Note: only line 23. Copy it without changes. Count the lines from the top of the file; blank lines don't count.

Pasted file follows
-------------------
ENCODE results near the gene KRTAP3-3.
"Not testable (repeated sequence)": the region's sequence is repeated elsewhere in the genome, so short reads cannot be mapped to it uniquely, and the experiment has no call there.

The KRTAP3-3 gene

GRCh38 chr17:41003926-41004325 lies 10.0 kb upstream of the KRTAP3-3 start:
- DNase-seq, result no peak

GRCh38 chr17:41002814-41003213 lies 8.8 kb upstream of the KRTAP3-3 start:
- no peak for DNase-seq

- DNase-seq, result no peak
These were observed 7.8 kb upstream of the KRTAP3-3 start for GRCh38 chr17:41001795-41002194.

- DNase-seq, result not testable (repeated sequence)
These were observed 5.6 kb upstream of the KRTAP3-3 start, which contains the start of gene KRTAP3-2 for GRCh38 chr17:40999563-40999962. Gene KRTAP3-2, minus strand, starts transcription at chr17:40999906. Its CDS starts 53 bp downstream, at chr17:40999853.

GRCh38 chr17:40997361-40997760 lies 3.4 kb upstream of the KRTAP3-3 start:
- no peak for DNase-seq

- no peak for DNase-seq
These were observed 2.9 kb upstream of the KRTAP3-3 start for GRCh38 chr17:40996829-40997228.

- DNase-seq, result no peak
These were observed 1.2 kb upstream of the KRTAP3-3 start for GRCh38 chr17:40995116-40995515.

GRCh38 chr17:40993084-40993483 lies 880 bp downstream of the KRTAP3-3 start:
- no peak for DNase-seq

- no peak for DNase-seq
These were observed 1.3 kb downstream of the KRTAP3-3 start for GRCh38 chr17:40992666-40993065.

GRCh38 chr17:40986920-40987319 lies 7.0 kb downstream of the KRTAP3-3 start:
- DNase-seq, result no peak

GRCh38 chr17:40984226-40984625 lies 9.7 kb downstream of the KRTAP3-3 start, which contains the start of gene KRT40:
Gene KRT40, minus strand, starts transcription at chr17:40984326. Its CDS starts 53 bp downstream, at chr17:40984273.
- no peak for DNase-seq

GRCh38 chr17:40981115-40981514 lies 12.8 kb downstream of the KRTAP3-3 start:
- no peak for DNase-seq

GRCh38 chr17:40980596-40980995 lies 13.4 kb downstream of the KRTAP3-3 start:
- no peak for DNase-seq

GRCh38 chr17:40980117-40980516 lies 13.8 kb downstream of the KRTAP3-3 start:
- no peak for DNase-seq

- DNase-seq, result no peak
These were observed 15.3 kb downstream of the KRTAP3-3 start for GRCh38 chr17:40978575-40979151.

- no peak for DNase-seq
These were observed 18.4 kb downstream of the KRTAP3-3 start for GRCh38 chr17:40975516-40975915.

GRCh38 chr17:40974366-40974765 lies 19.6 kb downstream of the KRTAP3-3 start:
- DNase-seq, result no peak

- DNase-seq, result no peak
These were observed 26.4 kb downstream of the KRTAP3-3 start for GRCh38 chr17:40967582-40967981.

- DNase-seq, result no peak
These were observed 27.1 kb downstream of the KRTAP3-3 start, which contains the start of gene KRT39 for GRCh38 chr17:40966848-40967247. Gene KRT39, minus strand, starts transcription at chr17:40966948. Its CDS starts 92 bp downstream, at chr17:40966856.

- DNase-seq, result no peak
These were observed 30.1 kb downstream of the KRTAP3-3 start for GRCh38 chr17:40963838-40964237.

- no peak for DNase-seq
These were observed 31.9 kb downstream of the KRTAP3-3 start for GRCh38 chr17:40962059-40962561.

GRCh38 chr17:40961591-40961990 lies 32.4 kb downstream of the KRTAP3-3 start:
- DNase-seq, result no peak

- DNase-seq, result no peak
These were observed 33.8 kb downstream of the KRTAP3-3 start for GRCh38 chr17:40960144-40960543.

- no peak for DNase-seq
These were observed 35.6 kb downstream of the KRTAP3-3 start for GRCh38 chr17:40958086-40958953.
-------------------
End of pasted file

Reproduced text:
- DNase-seq, result no peak